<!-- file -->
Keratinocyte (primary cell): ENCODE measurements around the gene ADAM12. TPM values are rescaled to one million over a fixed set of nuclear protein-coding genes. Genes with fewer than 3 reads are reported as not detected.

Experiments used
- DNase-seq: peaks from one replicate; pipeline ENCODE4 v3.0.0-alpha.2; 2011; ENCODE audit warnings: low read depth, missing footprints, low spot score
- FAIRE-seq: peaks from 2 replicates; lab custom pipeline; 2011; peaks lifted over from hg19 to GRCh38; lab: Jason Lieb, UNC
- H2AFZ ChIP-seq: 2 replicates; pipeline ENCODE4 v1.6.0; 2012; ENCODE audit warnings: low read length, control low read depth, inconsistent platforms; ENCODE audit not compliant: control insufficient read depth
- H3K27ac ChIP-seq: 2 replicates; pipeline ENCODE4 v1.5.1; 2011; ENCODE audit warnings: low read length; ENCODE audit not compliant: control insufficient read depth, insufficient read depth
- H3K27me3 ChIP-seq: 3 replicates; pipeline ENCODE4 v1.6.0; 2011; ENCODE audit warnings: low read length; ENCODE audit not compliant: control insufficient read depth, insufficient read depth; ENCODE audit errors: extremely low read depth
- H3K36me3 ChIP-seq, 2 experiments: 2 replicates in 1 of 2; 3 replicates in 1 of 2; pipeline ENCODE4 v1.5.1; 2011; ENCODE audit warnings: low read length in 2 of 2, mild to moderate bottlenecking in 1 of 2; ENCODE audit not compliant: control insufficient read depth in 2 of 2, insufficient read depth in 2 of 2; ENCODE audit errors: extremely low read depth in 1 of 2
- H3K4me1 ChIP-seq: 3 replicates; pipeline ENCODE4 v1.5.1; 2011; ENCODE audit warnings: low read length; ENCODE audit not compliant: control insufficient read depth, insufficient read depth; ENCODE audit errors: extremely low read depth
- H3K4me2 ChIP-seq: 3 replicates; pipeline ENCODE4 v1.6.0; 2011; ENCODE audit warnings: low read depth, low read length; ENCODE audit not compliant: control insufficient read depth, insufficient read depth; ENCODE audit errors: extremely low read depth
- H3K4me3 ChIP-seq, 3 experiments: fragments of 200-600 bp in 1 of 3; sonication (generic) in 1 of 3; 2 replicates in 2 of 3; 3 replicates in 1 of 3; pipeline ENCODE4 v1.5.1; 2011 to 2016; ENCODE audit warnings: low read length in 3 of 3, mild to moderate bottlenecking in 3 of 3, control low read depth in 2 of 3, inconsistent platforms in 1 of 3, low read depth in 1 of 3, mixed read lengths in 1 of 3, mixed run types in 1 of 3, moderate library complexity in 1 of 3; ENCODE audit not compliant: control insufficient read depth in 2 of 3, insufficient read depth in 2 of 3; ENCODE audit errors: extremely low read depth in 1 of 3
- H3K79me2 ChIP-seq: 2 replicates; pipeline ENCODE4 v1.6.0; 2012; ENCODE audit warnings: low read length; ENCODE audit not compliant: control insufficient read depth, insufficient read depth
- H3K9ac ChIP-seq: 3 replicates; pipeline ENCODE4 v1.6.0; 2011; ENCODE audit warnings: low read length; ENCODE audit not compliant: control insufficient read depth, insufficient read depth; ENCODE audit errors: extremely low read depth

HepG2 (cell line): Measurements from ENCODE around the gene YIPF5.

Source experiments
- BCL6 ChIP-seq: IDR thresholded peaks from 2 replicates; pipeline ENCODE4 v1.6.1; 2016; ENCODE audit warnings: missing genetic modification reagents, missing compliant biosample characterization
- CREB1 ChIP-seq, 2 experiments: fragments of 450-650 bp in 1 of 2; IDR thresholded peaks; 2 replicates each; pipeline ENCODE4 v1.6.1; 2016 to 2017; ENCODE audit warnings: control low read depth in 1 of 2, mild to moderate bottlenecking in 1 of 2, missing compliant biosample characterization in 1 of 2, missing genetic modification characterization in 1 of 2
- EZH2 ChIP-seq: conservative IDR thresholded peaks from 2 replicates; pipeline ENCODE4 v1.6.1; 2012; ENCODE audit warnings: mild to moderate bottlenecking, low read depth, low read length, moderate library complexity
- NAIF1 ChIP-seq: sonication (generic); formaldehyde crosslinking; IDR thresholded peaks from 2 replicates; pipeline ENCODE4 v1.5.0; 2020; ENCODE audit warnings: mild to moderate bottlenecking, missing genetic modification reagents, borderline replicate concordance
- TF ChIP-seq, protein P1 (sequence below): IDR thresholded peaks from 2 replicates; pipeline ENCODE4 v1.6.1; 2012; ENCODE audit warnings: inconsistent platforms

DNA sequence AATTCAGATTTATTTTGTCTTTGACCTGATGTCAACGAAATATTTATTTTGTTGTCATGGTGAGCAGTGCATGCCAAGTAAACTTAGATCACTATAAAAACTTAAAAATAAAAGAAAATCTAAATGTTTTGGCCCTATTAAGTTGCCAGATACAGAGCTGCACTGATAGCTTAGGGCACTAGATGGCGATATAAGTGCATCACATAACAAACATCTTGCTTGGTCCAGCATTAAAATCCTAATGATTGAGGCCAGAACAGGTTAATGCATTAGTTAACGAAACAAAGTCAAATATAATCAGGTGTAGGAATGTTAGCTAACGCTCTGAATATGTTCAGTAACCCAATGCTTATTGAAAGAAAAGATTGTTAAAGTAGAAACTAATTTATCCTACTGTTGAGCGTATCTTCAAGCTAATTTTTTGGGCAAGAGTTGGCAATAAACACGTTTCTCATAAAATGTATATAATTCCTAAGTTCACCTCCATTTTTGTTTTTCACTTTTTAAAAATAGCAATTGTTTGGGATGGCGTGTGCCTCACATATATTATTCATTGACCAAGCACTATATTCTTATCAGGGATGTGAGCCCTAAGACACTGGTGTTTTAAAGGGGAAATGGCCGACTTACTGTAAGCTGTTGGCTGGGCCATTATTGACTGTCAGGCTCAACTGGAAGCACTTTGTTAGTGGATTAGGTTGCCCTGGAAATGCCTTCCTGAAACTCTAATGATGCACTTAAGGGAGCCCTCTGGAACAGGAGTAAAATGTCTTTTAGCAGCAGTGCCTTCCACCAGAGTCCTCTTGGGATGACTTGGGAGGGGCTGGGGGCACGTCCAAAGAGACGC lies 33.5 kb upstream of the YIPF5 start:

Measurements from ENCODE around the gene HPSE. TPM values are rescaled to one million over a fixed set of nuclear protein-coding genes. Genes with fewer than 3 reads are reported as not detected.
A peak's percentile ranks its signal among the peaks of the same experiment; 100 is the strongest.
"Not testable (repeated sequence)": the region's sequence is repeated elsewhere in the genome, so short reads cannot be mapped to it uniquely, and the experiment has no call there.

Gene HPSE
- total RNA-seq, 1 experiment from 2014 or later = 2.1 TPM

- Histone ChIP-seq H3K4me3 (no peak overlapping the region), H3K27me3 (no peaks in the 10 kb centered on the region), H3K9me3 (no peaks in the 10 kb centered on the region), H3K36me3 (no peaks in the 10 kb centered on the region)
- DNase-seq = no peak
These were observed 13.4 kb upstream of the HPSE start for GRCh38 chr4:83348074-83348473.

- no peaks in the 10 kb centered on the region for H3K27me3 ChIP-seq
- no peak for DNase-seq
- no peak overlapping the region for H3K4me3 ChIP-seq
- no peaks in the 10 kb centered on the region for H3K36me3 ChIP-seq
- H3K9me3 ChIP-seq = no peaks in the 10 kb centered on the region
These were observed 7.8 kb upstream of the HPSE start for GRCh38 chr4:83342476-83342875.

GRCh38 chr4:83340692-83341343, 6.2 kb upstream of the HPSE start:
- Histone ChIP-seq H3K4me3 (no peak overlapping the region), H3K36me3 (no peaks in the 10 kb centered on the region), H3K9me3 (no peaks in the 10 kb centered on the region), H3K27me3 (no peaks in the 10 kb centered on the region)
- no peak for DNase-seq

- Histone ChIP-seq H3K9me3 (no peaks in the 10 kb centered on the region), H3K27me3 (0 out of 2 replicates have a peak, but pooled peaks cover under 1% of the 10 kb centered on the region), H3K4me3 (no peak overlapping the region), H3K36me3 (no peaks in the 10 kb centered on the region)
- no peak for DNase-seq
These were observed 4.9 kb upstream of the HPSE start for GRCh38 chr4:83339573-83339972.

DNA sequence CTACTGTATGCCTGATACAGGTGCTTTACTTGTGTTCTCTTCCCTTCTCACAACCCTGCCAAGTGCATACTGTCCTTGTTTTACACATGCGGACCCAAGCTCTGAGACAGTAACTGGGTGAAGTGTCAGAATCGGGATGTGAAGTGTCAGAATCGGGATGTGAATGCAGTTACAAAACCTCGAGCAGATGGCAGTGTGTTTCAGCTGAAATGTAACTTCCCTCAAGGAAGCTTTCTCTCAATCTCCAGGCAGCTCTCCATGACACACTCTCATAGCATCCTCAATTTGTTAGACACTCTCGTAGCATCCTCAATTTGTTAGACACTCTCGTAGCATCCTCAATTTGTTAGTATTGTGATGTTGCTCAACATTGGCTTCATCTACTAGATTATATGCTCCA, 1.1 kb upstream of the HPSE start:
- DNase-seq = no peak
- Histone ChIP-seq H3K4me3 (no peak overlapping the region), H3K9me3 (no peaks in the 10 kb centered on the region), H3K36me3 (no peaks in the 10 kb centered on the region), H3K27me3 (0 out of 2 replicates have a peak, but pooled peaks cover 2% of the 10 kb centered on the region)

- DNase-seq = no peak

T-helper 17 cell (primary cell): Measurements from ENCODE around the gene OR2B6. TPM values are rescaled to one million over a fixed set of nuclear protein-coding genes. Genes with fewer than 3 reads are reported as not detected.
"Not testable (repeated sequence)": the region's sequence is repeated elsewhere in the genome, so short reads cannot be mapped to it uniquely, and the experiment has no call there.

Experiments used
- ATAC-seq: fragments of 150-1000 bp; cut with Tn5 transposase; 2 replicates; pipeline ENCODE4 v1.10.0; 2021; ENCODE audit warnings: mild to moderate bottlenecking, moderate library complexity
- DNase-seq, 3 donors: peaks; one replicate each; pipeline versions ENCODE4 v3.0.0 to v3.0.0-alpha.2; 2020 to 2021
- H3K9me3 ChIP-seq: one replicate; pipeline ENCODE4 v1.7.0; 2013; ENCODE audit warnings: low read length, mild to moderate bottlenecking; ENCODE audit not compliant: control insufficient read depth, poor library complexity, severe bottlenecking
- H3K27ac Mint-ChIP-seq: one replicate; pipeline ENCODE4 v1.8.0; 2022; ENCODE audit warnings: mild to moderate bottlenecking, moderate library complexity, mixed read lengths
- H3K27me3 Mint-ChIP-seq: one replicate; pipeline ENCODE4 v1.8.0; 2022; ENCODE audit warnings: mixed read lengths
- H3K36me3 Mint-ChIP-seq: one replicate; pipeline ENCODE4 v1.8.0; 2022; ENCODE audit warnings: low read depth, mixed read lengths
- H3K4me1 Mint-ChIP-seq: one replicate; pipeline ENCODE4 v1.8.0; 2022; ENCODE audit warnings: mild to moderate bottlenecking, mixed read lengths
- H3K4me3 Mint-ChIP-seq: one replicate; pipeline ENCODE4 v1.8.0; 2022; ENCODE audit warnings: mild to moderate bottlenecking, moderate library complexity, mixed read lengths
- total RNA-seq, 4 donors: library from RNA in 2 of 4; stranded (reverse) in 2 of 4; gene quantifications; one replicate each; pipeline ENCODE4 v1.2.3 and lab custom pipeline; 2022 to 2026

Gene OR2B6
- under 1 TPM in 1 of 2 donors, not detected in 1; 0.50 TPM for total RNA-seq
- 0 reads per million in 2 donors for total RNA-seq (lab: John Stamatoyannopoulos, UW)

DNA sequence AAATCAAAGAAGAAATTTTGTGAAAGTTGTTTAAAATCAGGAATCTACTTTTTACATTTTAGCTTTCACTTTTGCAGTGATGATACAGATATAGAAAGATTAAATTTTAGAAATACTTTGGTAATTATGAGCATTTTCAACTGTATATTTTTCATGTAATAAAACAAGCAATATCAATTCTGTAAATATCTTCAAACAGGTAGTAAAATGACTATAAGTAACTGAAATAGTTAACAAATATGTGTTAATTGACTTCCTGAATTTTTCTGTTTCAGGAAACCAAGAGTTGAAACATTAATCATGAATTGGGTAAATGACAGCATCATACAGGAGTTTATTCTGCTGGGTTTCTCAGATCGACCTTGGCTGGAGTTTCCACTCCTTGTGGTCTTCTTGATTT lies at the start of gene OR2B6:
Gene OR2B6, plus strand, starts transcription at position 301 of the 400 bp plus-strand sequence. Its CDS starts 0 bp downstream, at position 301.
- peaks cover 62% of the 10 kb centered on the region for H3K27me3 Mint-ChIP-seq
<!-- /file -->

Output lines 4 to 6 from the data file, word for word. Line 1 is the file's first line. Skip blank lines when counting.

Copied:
- FAIRE-seq: peaks from 2 replicates; lab custom pipeline; 2011; peaks lifted over from hg19 to GRCh38; lab: Jason Lieb, UNC
- H2AFZ ChIP-seq: 2 replicates; pipeline ENCODE4 v1.6.0; 2012; ENCODE audit warnings: low read length, control low read depth, inconsistent platforms; ENCODE audit not compliant: control insufficient read depth
- H3K27ac ChIP-seq: 2 replicates; pipeline ENCODE4 v1.5.1; 2011; ENCODE audit warnings: low read length; ENCODE audit not compliant: control insufficient read depth, insufficient read depth